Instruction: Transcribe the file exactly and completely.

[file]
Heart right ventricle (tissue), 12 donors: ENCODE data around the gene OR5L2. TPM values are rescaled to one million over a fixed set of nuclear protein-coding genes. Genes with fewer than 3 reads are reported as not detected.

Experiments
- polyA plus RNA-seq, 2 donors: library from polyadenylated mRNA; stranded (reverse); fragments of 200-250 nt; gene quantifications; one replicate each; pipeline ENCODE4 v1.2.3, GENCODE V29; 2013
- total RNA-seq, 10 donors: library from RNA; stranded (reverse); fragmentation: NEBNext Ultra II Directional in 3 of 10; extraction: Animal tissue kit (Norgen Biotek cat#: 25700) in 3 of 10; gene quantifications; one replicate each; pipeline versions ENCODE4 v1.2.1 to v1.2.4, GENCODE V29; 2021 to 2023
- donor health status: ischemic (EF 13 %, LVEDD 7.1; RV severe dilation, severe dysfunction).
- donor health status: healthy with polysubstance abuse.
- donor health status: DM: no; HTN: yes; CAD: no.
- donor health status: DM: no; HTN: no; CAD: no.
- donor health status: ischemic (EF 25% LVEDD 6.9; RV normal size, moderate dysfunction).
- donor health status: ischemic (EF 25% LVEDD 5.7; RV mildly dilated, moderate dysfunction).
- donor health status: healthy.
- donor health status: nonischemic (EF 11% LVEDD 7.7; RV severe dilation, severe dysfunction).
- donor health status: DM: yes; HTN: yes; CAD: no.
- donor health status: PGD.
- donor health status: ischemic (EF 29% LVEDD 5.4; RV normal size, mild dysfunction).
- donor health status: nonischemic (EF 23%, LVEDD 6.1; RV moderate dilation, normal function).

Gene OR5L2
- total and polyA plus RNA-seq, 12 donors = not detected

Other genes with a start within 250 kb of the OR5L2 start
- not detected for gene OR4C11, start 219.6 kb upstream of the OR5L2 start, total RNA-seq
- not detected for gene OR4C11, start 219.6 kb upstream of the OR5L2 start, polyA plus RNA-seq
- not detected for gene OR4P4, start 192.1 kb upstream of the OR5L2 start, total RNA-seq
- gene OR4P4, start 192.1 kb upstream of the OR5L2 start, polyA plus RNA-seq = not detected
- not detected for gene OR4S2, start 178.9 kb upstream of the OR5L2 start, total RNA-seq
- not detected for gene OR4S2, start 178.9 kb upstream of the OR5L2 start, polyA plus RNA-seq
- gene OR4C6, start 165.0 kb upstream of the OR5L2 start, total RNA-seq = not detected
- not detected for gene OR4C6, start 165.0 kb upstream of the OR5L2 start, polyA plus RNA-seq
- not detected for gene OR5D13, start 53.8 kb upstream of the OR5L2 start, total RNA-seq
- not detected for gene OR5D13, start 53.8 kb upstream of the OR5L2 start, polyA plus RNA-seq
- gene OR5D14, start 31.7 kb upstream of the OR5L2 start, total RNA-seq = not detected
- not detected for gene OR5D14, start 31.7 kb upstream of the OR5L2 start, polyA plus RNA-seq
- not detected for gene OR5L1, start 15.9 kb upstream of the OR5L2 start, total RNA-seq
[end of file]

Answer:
Heart right ventricle (tissue), 12 donors: ENCODE data around the gene OR5L2. TPM values are rescaled to one million over a fixed set of nuclear protein-coding genes. Genes with fewer than 3 reads are reported as not detected.

Experiments
- polyA plus RNA-seq, 2 donors: library from polyadenylated mRNA; stranded (reverse); fragments of 200-250 nt; gene quantifications; one replicate each; pipeline ENCODE4 v1.2.3, GENCODE V29; 2013
- total RNA-seq, 10 donors: library from RNA; stranded (reverse); fragmentation: NEBNext Ultra II Directional in 3 of 10; extraction: Animal tissue kit (Norgen Biotek cat#: 25700) in 3 of 10; gene quantifications; one replicate each; pipeline versions ENCODE4 v1.2.1 to v1.2.4, GENCODE V29; 2021 to 2023
- donor health status: ischemic (EF 13 %, LVEDD 7.1; RV severe dilation, severe dysfunction).
- donor health status: healthy with polysubstance abuse.
- donor health status: DM: no; HTN: yes; CAD: no.
- donor health status: DM: no; HTN: no; CAD: no.
- donor health status: ischemic (EF 25% LVEDD 6.9; RV normal size, moderate dysfunction).
- donor health status: ischemic (EF 25% LVEDD 5.7; RV mildly dilated, moderate dysfunction).
- donor health status: healthy.
- donor health status: nonischemic (EF 11% LVEDD 7.7; RV severe dilation, severe dysfunction).
- donor health status: DM: yes; HTN: yes; CAD: no.
- donor health status: PGD.
- donor health status: ischemic (EF 29% LVEDD 5.4; RV normal size, mild dysfunction).
- donor health status: nonischemic (EF 23%, LVEDD 6.1; RV moderate dilation, normal function).

Gene OR5L2
- total and polyA plus RNA-seq, 12 donors = not detected

Other genes with a start within 250 kb of the OR5L2 start
- not detected for gene OR4C11, start 219.6 kb upstream of the OR5L2 start, total RNA-seq
- not detected for gene OR4C11, start 219.6 kb upstream of the OR5L2 start, polyA plus RNA-seq
- not detected for gene OR4P4, start 192.1 kb upstream of the OR5L2 start, total RNA-seq
- gene OR4P4, start 192.1 kb upstream of the OR5L2 start, polyA plus RNA-seq = not detected
- not detected for gene OR4S2, start 178.9 kb upstream of the OR5L2 start, total RNA-seq
- not detected for gene OR4S2, start 178.9 kb upstream of the OR5L2 start, polyA plus RNA-seq
- gene OR4C6, start 165.0 kb upstream of the OR5L2 start, total RNA-seq = not detected
- not detected for gene OR4C6, start 165.0 kb upstream of the OR5L2 start, polyA plus RNA-seq
- not detected for gene OR5D13, start 53.8 kb upstream of the OR5L2 start, total RNA-seq
- not detected for gene OR5D13, start 53.8 kb upstream of the OR5L2 start, polyA plus RNA-seq
- gene OR5D14, start 31.7 kb upstream of the OR5L2 start, total RNA-seq = not detected
- not detected for gene OR5D14, start 31.7 kb upstream of the OR5L2 start, polyA plus RNA-seq
- not detected for gene OR5L1, start 15.9 kb upstream of the OR5L2 start, total RNA-seq